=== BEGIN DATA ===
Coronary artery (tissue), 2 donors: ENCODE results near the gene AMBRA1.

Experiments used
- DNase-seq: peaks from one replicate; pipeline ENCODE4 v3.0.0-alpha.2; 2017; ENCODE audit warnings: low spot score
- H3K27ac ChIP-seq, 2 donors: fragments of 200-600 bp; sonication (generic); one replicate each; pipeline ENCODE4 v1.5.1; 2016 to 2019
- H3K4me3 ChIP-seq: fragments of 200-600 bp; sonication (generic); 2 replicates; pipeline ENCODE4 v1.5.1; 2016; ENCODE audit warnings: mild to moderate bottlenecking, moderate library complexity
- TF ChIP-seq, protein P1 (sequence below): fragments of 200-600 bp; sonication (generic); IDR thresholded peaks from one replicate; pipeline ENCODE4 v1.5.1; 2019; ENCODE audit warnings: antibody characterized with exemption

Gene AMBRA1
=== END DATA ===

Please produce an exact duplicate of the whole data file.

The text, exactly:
Coronary artery (tissue), 2 donors: ENCODE results near the gene AMBRA1.

Experiments used
- DNase-seq: peaks from one replicate; pipeline ENCODE4 v3.0.0-alpha.2; 2017; ENCODE audit warnings: low spot score
- H3K27ac ChIP-seq, 2 donors: fragments of 200-600 bp; sonication (generic); one replicate each; pipeline ENCODE4 v1.5.1; 2016 to 2019
- H3K4me3 ChIP-seq: fragments of 200-600 bp; sonication (generic); 2 replicates; pipeline ENCODE4 v1.5.1; 2016; ENCODE audit warnings: mild to moderate bottlenecking, moderate library complexity
- TF ChIP-seq, protein P1 (sequence below): fragments of 200-600 bp; sonication (generic); IDR thresholded peaks from one replicate; pipeline ENCODE4 v1.5.1; 2019; ENCODE audit warnings: antibody characterized with exemption

Gene AMBRA1